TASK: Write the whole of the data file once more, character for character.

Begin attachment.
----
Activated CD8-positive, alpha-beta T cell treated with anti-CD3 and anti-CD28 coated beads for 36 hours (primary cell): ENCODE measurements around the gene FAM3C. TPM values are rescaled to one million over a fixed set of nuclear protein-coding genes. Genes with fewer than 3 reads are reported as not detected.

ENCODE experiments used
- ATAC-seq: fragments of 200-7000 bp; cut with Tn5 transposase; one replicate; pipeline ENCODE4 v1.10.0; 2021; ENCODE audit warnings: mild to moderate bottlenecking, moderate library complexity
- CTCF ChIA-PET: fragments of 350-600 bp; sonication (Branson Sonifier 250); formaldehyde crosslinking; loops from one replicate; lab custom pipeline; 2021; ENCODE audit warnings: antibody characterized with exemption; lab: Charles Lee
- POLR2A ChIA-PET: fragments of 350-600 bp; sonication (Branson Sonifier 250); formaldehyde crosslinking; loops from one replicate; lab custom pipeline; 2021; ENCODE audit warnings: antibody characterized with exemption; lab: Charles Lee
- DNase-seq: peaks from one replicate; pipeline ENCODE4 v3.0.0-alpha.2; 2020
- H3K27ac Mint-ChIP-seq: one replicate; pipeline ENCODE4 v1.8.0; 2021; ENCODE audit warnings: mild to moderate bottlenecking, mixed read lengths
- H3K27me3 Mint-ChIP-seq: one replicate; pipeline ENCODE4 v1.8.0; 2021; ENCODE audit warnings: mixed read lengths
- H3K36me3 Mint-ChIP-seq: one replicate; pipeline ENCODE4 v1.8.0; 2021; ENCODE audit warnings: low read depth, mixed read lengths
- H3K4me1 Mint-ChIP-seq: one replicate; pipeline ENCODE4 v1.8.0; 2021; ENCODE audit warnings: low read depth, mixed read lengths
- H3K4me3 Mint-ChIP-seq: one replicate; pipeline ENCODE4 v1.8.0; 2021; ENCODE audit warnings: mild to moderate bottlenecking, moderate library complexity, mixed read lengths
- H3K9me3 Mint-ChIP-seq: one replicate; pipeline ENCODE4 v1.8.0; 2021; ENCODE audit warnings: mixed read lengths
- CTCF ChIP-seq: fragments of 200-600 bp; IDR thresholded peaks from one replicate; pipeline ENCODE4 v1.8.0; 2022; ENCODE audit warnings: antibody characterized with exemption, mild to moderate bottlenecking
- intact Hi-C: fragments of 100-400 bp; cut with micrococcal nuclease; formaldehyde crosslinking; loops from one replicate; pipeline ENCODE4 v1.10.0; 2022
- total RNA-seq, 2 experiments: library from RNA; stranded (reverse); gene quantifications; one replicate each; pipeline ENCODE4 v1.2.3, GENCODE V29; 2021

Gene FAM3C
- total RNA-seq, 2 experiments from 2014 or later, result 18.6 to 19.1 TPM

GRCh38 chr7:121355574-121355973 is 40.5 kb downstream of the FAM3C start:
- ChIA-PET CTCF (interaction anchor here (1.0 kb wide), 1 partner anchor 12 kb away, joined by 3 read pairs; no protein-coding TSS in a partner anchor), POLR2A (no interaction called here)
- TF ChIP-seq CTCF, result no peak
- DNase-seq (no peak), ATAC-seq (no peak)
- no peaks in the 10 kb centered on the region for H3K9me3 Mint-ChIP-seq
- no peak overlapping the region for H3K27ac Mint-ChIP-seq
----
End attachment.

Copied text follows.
Activated CD8-positive, alpha-beta T cell treated with anti-CD3 and anti-CD28 coated beads for 36 hours (primary cell): ENCODE measurements around the gene FAM3C. TPM values are rescaled to one million over a fixed set of nuclear protein-coding genes. Genes with fewer than 3 reads are reported as not detected.

ENCODE experiments used
- ATAC-seq: fragments of 200-7000 bp; cut with Tn5 transposase; one replicate; pipeline ENCODE4 v1.10.0; 2021; ENCODE audit warnings: mild to moderate bottlenecking, moderate library complexity
- CTCF ChIA-PET: fragments of 350-600 bp; sonication (Branson Sonifier 250); formaldehyde crosslinking; loops from one replicate; lab custom pipeline; 2021; ENCODE audit warnings: antibody characterized with exemption; lab: Charles Lee
- POLR2A ChIA-PET: fragments of 350-600 bp; sonication (Branson Sonifier 250); formaldehyde crosslinking; loops from one replicate; lab custom pipeline; 2021; ENCODE audit warnings: antibody characterized with exemption; lab: Charles Lee
- DNase-seq: peaks from one replicate; pipeline ENCODE4 v3.0.0-alpha.2; 2020
- H3K27ac Mint-ChIP-seq: one replicate; pipeline ENCODE4 v1.8.0; 2021; ENCODE audit warnings: mild to moderate bottlenecking, mixed read lengths
- H3K27me3 Mint-ChIP-seq: one replicate; pipeline ENCODE4 v1.8.0; 2021; ENCODE audit warnings: mixed read lengths
- H3K36me3 Mint-ChIP-seq: one replicate; pipeline ENCODE4 v1.8.0; 2021; ENCODE audit warnings: low read depth, mixed read lengths
- H3K4me1 Mint-ChIP-seq: one replicate; pipeline ENCODE4 v1.8.0; 2021; ENCODE audit warnings: low read depth, mixed read lengths
- H3K4me3 Mint-ChIP-seq: one replicate; pipeline ENCODE4 v1.8.0; 2021; ENCODE audit warnings: mild to moderate bottlenecking, moderate library complexity, mixed read lengths
- H3K9me3 Mint-ChIP-seq: one replicate; pipeline ENCODE4 v1.8.0; 2021; ENCODE audit warnings: mixed read lengths
- CTCF ChIP-seq: fragments of 200-600 bp; IDR thresholded peaks from one replicate; pipeline ENCODE4 v1.8.0; 2022; ENCODE audit warnings: antibody characterized with exemption, mild to moderate bottlenecking
- intact Hi-C: fragments of 100-400 bp; cut with micrococcal nuclease; formaldehyde crosslinking; loops from one replicate; pipeline ENCODE4 v1.10.0; 2022
- total RNA-seq, 2 experiments: library from RNA; stranded (reverse); gene quantifications; one replicate each; pipeline ENCODE4 v1.2.3, GENCODE V29; 2021

Gene FAM3C
- total RNA-seq, 2 experiments from 2014 or later, result 18.6 to 19.1 TPM

GRCh38 chr7:121355574-121355973 is 40.5 kb downstream of the FAM3C start:
- ChIA-PET CTCF (interaction anchor here (1.0 kb wide), 1 partner anchor 12 kb away, joined by 3 read pairs; no protein-coding TSS in a partner anchor), POLR2A (no interaction called here)
- TF ChIP-seq CTCF, result no peak
- DNase-seq (no peak), ATAC-seq (no peak)
- no peaks in the 10 kb centered on the region for H3K9me3 Mint-ChIP-seq
- no peak overlapping the region for H3K27ac Mint-ChIP-seq